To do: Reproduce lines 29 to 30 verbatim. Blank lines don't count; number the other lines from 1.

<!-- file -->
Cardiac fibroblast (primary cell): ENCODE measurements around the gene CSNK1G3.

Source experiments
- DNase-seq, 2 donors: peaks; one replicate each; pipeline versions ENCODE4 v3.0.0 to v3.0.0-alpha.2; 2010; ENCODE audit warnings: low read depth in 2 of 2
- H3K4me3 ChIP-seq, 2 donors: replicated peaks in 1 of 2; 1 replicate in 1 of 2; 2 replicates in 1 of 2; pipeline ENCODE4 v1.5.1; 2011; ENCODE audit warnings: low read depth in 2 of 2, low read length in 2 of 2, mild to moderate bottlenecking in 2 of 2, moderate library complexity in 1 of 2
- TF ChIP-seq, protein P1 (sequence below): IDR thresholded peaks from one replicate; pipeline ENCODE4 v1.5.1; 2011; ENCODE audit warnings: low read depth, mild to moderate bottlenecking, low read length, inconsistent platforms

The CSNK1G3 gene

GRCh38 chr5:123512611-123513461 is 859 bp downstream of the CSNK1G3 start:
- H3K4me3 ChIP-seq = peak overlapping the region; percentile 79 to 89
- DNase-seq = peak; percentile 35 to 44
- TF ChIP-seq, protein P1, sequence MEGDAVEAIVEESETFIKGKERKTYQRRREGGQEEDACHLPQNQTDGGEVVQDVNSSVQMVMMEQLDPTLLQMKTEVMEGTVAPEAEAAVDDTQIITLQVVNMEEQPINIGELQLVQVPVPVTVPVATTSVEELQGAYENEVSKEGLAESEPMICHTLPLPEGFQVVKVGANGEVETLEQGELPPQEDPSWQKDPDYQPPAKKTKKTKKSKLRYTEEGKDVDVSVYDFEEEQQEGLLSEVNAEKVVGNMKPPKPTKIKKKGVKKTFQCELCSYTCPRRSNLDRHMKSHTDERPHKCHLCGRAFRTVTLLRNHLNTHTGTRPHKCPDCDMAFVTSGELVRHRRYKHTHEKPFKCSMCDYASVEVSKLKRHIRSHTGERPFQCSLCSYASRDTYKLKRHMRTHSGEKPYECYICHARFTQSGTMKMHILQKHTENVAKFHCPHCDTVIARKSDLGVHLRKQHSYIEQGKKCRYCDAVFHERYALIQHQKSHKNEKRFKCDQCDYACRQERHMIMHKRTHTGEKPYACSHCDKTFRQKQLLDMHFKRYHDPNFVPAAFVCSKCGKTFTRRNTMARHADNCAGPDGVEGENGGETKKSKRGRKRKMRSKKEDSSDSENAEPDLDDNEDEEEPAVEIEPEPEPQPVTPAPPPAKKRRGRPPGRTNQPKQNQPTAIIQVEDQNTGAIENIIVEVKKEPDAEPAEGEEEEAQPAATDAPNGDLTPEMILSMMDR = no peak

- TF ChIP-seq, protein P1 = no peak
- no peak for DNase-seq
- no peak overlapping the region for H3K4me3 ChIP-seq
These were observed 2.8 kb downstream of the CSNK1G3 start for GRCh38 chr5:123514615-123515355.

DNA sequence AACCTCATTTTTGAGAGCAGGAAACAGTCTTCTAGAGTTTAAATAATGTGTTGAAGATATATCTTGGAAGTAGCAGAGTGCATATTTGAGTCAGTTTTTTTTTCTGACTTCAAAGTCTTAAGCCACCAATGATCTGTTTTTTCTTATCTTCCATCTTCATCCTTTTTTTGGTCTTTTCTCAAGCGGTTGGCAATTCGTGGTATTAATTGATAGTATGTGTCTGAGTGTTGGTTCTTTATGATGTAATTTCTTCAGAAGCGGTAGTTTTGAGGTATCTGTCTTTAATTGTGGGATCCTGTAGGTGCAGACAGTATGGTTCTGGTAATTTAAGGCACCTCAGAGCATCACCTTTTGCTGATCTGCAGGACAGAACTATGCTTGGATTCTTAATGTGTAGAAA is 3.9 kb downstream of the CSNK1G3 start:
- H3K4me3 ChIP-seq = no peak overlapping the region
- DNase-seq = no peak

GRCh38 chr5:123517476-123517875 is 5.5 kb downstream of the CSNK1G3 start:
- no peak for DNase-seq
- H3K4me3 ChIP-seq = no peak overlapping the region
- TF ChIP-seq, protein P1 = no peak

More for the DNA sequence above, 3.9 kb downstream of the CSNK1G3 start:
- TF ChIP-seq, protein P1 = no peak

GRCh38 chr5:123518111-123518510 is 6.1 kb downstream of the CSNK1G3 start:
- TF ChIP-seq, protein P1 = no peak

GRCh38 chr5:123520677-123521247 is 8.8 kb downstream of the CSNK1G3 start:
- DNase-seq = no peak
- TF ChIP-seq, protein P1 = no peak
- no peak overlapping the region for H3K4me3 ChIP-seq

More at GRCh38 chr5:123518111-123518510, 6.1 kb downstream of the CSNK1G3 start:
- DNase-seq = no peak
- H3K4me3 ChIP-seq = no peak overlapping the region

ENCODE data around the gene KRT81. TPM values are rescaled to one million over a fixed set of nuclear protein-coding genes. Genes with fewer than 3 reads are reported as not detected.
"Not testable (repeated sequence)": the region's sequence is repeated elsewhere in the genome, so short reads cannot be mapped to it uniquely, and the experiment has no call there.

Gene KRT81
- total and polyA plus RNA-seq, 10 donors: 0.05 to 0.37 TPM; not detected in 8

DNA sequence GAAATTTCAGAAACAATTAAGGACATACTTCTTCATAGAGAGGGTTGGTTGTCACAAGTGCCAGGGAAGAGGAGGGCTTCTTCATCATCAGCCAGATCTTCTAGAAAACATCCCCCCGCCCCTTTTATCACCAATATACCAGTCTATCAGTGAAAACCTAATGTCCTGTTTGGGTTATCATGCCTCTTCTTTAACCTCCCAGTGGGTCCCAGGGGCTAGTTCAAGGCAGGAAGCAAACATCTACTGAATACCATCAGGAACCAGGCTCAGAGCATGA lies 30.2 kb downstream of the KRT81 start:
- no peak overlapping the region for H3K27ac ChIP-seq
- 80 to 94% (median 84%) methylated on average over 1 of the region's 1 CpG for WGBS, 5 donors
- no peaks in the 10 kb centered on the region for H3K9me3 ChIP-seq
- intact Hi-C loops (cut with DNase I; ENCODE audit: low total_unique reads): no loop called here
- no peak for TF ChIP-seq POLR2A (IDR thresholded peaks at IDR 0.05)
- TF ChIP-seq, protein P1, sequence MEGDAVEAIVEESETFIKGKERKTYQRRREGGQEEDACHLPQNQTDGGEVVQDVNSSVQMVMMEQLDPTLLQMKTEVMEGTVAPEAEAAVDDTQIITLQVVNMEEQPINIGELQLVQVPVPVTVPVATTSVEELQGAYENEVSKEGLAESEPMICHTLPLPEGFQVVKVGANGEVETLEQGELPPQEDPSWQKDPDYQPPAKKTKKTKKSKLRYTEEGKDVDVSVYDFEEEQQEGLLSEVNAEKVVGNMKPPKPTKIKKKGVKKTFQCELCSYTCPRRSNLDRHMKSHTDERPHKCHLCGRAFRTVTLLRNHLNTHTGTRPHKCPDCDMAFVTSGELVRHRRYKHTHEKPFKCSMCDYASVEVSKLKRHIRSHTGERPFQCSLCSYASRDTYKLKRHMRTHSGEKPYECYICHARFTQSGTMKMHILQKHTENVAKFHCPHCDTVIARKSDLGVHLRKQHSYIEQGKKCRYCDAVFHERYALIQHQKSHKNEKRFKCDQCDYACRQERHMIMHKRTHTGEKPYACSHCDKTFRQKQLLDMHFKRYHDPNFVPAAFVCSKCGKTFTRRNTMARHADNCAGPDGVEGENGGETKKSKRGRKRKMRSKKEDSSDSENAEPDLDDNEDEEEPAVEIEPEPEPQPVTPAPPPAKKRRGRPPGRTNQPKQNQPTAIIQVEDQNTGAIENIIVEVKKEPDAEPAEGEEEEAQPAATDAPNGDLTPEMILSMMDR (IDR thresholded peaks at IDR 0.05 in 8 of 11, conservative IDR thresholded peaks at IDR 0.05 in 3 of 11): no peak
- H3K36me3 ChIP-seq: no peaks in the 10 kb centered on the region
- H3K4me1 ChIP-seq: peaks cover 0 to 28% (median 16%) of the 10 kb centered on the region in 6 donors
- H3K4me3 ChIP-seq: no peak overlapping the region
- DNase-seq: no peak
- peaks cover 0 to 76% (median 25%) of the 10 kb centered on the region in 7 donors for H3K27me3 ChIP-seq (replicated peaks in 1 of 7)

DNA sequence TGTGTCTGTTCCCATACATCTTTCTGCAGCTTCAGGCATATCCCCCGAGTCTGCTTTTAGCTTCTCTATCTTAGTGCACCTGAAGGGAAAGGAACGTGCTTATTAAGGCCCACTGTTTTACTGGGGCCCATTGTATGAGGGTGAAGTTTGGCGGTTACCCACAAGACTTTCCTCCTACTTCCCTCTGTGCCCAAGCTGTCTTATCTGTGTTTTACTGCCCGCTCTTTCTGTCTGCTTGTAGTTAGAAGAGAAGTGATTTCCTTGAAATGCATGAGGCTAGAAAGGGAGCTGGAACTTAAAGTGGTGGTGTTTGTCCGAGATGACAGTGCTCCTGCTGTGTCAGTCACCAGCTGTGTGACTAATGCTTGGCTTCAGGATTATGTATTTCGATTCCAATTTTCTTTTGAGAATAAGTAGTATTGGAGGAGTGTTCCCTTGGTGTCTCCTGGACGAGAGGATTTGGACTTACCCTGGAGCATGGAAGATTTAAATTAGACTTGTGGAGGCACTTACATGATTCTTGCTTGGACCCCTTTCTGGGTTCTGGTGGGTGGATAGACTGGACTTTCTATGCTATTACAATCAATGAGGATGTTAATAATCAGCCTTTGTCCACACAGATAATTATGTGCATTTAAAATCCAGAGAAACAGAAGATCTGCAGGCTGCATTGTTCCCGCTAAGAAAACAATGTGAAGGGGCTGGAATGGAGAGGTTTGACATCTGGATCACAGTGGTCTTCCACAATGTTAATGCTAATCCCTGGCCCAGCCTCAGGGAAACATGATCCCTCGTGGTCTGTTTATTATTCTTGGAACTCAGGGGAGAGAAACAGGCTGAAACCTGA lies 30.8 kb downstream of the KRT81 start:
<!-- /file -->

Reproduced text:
- no peak overlapping the region for H3K4me3 ChIP-seq

More at GRCh38 chr5:123518111-123518510, 6.1 kb downstream of the CSNK1G3 start: